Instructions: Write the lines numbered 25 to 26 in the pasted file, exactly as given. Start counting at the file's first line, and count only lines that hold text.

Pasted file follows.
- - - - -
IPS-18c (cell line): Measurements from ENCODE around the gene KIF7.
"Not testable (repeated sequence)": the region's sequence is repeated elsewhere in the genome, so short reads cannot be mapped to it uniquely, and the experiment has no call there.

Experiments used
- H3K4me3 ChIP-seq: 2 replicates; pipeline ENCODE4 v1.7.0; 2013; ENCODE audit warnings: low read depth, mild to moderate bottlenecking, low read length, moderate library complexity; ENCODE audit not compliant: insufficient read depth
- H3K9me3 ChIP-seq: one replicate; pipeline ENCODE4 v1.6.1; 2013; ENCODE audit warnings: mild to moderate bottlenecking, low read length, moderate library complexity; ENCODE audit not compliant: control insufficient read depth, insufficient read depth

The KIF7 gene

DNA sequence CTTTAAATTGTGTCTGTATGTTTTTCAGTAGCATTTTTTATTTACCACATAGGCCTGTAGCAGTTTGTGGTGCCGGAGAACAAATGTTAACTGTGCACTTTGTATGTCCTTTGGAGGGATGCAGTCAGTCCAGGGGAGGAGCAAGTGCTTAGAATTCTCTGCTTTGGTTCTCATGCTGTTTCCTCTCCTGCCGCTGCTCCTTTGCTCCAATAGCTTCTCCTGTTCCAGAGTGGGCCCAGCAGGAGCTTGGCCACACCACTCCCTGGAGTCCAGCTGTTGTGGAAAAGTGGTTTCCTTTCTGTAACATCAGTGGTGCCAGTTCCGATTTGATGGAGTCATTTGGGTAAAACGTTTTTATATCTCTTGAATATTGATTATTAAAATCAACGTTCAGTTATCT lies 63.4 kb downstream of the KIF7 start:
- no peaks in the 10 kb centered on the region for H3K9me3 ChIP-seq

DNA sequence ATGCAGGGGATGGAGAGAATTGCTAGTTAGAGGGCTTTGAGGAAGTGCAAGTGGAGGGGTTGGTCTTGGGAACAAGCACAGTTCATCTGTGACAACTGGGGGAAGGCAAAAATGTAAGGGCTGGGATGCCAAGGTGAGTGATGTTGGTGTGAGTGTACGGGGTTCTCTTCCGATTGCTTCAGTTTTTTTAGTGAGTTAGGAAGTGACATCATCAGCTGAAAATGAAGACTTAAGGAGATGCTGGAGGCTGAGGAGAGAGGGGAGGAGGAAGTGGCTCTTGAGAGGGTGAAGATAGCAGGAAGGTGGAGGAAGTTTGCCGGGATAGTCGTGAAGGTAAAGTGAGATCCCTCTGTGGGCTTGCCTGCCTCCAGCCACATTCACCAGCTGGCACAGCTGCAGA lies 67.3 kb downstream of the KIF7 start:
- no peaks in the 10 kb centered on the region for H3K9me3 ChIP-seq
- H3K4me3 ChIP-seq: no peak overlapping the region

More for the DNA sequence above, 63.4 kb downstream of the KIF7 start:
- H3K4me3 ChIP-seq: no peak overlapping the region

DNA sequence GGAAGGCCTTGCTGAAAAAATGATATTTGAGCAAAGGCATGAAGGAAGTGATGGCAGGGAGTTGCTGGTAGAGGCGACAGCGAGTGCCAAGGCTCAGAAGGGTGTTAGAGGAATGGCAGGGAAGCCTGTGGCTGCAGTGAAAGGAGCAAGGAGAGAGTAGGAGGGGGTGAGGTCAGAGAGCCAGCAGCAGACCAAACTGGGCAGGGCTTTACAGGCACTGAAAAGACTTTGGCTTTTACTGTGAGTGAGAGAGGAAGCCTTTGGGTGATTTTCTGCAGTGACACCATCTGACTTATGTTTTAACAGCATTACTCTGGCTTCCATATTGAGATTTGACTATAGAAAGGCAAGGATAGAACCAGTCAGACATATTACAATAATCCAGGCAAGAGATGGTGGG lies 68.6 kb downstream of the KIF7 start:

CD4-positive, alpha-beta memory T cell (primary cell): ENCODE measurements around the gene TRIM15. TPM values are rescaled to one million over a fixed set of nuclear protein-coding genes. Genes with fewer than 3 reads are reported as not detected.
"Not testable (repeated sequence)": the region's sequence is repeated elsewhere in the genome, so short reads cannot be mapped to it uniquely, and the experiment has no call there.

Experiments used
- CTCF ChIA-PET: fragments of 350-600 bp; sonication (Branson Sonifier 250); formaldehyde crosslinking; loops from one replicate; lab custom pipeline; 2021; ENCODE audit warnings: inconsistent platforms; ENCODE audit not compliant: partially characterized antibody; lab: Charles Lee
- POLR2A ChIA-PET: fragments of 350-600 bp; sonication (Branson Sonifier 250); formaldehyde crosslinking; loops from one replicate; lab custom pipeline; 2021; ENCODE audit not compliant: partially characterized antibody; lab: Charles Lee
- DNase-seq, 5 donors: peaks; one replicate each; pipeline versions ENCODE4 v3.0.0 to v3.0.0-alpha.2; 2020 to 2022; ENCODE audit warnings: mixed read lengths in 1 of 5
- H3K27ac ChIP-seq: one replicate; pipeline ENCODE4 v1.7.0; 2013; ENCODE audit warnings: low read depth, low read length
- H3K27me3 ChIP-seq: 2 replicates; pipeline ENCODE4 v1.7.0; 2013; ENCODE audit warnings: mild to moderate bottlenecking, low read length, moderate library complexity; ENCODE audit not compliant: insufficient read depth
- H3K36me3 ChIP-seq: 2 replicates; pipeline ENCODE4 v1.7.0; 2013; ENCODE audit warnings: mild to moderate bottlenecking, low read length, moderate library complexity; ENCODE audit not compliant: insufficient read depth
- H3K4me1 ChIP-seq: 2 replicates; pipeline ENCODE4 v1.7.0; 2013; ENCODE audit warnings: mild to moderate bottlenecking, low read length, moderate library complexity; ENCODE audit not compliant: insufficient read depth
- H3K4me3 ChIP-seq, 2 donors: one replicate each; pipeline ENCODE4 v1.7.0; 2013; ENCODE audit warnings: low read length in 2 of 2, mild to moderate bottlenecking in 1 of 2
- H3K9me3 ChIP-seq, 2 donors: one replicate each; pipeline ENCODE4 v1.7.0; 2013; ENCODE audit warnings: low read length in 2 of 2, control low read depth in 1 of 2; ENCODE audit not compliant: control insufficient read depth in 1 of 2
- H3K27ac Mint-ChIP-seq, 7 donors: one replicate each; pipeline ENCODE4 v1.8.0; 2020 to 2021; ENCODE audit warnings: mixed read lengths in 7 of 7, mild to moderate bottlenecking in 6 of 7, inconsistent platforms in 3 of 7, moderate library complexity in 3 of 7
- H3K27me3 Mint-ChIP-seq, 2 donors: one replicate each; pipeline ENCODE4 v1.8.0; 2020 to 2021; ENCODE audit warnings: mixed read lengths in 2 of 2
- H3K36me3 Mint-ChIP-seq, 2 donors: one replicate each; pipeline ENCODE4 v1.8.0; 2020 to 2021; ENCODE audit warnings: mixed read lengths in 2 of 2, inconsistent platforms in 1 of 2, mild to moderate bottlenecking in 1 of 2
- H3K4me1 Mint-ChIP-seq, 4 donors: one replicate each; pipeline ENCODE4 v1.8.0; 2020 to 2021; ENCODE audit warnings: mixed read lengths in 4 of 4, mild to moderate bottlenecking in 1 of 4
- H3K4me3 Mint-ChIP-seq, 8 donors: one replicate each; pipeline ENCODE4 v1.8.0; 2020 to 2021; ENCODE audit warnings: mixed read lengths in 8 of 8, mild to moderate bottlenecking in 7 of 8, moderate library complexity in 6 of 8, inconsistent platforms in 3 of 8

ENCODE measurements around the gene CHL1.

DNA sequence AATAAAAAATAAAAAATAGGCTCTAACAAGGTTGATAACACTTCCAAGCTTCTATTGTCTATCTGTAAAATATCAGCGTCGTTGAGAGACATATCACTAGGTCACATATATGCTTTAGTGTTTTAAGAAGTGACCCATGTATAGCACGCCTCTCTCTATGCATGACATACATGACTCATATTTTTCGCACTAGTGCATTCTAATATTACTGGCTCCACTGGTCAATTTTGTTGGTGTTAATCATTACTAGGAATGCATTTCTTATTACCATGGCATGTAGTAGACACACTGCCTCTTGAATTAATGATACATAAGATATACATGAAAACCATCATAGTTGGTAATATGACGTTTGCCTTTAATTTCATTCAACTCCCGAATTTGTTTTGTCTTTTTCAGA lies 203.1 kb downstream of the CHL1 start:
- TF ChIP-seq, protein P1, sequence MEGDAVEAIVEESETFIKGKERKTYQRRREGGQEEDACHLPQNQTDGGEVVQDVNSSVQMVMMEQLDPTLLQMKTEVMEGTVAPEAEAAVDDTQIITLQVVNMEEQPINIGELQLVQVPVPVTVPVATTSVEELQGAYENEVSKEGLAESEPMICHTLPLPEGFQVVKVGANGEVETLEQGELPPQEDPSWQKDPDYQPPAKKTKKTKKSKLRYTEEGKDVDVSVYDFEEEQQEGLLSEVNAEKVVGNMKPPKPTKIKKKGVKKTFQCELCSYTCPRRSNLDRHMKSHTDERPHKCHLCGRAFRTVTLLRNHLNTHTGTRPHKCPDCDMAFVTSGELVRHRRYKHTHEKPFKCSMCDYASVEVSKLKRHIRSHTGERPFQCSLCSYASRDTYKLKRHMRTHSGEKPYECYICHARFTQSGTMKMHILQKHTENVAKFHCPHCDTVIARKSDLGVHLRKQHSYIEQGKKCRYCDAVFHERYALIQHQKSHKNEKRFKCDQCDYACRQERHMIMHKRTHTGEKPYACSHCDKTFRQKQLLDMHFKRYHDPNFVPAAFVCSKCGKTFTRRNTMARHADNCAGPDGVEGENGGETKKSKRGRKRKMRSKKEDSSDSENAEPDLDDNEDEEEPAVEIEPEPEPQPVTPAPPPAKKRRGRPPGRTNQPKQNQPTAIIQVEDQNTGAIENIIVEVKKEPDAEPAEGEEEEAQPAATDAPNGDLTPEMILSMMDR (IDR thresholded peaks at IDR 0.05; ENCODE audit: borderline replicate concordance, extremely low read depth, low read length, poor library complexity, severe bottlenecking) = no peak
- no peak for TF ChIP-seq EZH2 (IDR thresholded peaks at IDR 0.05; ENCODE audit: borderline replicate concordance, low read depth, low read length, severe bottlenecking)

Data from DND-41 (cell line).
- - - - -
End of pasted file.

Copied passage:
- H3K4me3 ChIP-seq, 2 donors: one replicate each; pipeline ENCODE4 v1.7.0; 2013; ENCODE audit warnings: low read length in 2 of 2, mild to moderate bottlenecking in 1 of 2
- H3K9me3 ChIP-seq, 2 donors: one replicate each; pipeline ENCODE4 v1.7.0; 2013; ENCODE audit warnings: low read length in 2 of 2, control low read depth in 1 of 2; ENCODE audit not compliant: control insufficient read depth in 1 of 2